The War of the Ring is in full swing. The armies of Rohan have defeated those of the renegade wizard Saruman at Helm's Deep, but now Sauron's main armies have been unleashed against the great kingdom of Gondor. Denethor, Steward of Gondor, has been driven to distraction by grief so it falls to Gandalf to arrange the defence of the kingdom and its capital city, Minas Tirith. Meanwhile, Frodo and Sam have been guided into Mordor by Gollum and face the final leg of their journey to Mount Doom. But first they must brave the pass of Cirith Ungol, and an ancient terror that dwells in the mountain caves.
The Return of the King concludes the Lord of the Rings film trilogy. On release it was one of the most-lauded movies of all time, receiving eleven Oscars which tied it with Ben-Hur and Titanic for the record, and becoming the second-highest grossing movie in history. However, critical reappraisals of the film over the past decade have been more mixed.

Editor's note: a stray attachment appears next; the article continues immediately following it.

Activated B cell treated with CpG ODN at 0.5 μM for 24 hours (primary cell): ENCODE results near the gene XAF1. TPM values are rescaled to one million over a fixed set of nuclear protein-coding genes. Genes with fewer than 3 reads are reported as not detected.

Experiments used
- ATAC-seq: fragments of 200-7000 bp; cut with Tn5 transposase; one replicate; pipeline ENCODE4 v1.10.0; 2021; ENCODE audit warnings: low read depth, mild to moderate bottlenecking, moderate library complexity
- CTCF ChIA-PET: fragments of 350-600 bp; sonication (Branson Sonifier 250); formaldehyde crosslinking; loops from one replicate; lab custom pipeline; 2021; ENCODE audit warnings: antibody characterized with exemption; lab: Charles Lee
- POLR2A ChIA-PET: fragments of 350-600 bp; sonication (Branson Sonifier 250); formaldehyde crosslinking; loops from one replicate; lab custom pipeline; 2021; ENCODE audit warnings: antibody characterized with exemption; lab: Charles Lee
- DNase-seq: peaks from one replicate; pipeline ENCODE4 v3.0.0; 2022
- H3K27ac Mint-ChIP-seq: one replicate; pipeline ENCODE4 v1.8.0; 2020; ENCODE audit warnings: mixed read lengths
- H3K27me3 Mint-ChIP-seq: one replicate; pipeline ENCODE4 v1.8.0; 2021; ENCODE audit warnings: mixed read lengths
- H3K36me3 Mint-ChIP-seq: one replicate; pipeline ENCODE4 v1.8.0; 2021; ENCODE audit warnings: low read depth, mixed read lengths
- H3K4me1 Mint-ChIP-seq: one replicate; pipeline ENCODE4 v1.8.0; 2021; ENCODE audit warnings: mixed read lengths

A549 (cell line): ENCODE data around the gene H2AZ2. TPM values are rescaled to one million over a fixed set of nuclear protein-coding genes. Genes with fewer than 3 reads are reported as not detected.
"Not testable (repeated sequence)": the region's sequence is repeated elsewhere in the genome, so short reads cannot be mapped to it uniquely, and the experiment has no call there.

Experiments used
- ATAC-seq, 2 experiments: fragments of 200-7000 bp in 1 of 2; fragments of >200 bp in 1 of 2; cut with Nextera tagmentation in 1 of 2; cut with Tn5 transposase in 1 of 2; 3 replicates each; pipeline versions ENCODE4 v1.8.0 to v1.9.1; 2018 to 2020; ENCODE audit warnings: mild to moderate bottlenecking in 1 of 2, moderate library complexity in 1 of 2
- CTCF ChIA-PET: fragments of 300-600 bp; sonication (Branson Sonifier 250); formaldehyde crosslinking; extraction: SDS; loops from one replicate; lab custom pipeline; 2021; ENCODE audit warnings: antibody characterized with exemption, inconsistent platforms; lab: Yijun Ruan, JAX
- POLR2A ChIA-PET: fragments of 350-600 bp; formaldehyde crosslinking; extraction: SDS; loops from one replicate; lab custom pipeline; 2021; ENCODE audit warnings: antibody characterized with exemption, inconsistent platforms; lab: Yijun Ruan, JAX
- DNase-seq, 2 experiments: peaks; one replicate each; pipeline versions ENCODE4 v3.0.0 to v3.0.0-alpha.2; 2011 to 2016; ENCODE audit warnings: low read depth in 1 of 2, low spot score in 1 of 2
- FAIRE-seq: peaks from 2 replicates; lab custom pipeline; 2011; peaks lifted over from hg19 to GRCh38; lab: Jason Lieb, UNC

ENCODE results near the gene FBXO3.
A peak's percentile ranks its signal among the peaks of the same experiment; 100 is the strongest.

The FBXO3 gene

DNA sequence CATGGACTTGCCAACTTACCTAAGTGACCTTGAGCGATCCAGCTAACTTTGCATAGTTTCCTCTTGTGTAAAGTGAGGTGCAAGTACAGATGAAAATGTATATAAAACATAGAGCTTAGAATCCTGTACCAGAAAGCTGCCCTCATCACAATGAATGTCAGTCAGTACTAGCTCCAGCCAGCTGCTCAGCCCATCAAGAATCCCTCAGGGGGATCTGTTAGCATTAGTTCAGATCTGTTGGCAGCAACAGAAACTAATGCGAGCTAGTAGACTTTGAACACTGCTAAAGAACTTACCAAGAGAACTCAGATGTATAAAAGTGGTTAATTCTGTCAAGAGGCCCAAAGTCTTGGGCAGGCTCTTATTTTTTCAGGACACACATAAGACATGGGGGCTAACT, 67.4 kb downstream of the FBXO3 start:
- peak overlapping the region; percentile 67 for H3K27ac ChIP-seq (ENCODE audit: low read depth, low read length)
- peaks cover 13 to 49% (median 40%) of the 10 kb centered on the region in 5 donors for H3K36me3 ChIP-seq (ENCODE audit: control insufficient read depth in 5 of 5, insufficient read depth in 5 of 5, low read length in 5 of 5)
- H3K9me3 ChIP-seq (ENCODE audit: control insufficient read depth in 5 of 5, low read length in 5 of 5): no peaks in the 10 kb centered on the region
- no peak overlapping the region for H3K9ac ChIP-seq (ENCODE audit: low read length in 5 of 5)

On the positive side, much of the craftsmanship, attention to detail and acting skills of the first two movies have carried over into this one. The actors all do good work (even if Viggo Mortensen as 'King' Aragorn is distinctly less convincing than his depiction of Strider the Ranger) and are bolstered by the addition of John 'Walter Bishop from Fringe' Noble as Denethor. Denethor isn't very well-written, but Noble gives his heart and soul in the role and manages to sell it, inconsistencies, unconvincing-flaming-death-plunges, warts and all. The effects are impressive, with the miniature work on Minas Tirith and its combination with CGI and physical sets being breathtaking. The CGI for Gollum has been upgraded as well, improving upon the already near-flawless work on the second film. There's some genuine power to iconic scenes from the book as they are realised in the film: the Ride of the Rohirrim is amazing, the battle with Shelob (which could have looked very silly) is extremely well-done, the lighting of the beacons is inspiring and Sean Astin's work as Sam on the slopes of Mount Doom is highly impressive. The decision to cast Andy Serkis as the pre-Ring Gollum is also inspired, and the resulting prequel sequence for the movie is tremendously effective.